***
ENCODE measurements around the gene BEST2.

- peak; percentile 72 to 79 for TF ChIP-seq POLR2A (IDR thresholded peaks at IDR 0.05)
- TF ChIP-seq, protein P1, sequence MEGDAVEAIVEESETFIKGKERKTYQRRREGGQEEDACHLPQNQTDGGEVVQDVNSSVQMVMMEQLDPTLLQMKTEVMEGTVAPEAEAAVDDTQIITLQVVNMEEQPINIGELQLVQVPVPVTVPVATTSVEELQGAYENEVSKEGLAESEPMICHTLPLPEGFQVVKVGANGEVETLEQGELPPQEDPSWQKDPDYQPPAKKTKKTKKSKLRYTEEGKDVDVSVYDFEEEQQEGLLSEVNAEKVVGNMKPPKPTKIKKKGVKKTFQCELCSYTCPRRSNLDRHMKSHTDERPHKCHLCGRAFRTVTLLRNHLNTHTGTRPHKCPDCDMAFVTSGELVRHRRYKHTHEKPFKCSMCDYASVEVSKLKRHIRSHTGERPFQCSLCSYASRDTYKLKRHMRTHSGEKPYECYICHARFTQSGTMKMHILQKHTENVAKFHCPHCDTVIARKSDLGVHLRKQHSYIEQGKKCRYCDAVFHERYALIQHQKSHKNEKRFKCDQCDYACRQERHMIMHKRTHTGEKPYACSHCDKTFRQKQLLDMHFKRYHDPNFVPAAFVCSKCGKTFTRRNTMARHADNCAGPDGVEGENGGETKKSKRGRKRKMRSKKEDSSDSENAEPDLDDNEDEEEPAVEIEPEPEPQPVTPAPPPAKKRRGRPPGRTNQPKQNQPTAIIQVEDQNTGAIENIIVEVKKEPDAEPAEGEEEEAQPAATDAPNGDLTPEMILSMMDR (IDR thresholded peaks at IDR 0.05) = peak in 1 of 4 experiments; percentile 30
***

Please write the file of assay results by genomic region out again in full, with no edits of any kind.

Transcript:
ENCODE measurements around the gene BEST2.

- peak; percentile 72 to 79 for TF ChIP-seq POLR2A (IDR thresholded peaks at IDR 0.05)
- TF ChIP-seq, protein P1, sequence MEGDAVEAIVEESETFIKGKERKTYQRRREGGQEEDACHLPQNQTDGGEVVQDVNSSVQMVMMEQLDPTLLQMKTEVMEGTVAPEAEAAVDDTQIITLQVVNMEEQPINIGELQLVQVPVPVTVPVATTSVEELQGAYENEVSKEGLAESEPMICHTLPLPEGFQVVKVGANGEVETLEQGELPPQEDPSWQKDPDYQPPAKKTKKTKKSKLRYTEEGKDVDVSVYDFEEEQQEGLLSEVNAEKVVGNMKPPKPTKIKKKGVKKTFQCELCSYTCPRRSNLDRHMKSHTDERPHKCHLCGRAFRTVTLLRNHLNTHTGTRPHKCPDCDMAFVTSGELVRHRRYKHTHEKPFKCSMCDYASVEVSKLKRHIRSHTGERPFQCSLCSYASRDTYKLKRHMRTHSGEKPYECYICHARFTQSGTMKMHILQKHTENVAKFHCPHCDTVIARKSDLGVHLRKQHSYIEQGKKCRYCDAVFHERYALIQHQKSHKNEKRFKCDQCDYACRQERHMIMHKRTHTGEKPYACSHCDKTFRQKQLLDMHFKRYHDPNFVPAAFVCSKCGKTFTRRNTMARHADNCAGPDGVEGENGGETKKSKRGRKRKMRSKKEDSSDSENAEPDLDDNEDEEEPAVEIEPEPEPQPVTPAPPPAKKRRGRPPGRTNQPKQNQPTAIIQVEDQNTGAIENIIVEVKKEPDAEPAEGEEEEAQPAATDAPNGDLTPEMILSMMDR (IDR thresholded peaks at IDR 0.05) = peak in 1 of 4 experiments; percentile 30